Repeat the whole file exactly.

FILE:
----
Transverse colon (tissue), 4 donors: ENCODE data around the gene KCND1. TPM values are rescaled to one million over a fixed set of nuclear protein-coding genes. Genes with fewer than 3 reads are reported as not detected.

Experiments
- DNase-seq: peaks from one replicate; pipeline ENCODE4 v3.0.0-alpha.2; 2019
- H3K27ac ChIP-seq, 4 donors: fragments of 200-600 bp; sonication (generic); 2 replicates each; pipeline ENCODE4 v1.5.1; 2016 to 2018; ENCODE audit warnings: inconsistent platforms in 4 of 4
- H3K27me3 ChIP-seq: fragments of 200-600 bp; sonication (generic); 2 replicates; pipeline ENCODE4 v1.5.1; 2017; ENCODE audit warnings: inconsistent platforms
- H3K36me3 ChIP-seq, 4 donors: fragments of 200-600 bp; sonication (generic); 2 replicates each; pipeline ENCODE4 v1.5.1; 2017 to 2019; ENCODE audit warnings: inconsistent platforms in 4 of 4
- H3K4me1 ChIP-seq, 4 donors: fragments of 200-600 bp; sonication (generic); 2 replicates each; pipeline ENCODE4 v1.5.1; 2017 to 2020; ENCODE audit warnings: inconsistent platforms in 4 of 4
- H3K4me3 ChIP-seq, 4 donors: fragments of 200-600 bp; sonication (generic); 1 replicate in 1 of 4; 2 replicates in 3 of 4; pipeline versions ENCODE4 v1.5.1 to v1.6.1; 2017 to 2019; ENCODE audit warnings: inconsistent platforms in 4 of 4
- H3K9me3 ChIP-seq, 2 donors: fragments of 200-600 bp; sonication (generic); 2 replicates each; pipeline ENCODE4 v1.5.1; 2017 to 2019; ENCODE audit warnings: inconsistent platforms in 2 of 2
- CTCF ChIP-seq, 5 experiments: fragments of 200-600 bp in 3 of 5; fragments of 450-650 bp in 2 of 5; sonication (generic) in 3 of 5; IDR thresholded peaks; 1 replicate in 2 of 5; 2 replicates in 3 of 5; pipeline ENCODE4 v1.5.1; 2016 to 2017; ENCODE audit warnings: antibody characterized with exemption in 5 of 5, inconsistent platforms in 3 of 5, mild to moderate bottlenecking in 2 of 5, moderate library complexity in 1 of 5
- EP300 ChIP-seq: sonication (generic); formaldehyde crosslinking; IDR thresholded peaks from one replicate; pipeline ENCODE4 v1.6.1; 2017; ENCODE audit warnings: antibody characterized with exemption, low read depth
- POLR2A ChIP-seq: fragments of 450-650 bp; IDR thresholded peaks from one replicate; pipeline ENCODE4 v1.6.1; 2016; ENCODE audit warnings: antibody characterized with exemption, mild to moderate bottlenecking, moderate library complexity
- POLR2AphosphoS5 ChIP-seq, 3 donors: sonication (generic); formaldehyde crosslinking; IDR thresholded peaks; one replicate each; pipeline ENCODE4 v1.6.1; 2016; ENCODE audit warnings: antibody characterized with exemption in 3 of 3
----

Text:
Transverse colon (tissue), 4 donors: ENCODE data around the gene KCND1. TPM values are rescaled to one million over a fixed set of nuclear protein-coding genes. Genes with fewer than 3 reads are reported as not detected.

Experiments
- DNase-seq: peaks from one replicate; pipeline ENCODE4 v3.0.0-alpha.2; 2019
- H3K27ac ChIP-seq, 4 donors: fragments of 200-600 bp; sonication (generic); 2 replicates each; pipeline ENCODE4 v1.5.1; 2016 to 2018; ENCODE audit warnings: inconsistent platforms in 4 of 4
- H3K27me3 ChIP-seq: fragments of 200-600 bp; sonication (generic); 2 replicates; pipeline ENCODE4 v1.5.1; 2017; ENCODE audit warnings: inconsistent platforms
- H3K36me3 ChIP-seq, 4 donors: fragments of 200-600 bp; sonication (generic); 2 replicates each; pipeline ENCODE4 v1.5.1; 2017 to 2019; ENCODE audit warnings: inconsistent platforms in 4 of 4
- H3K4me1 ChIP-seq, 4 donors: fragments of 200-600 bp; sonication (generic); 2 replicates each; pipeline ENCODE4 v1.5.1; 2017 to 2020; ENCODE audit warnings: inconsistent platforms in 4 of 4
- H3K4me3 ChIP-seq, 4 donors: fragments of 200-600 bp; sonication (generic); 1 replicate in 1 of 4; 2 replicates in 3 of 4; pipeline versions ENCODE4 v1.5.1 to v1.6.1; 2017 to 2019; ENCODE audit warnings: inconsistent platforms in 4 of 4
- H3K9me3 ChIP-seq, 2 donors: fragments of 200-600 bp; sonication (generic); 2 replicates each; pipeline ENCODE4 v1.5.1; 2017 to 2019; ENCODE audit warnings: inconsistent platforms in 2 of 2
- CTCF ChIP-seq, 5 experiments: fragments of 200-600 bp in 3 of 5; fragments of 450-650 bp in 2 of 5; sonication (generic) in 3 of 5; IDR thresholded peaks; 1 replicate in 2 of 5; 2 replicates in 3 of 5; pipeline ENCODE4 v1.5.1; 2016 to 2017; ENCODE audit warnings: antibody characterized with exemption in 5 of 5, inconsistent platforms in 3 of 5, mild to moderate bottlenecking in 2 of 5, moderate library complexity in 1 of 5
- EP300 ChIP-seq: sonication (generic); formaldehyde crosslinking; IDR thresholded peaks from one replicate; pipeline ENCODE4 v1.6.1; 2017; ENCODE audit warnings: antibody characterized with exemption, low read depth
- POLR2A ChIP-seq: fragments of 450-650 bp; IDR thresholded peaks from one replicate; pipeline ENCODE4 v1.6.1; 2016; ENCODE audit warnings: antibody characterized with exemption, mild to moderate bottlenecking, moderate library complexity
- POLR2AphosphoS5 ChIP-seq, 3 donors: sonication (generic); formaldehyde crosslinking; IDR thresholded peaks; one replicate each; pipeline ENCODE4 v1.6.1; 2016; ENCODE audit warnings: antibody characterized with exemption in 3 of 3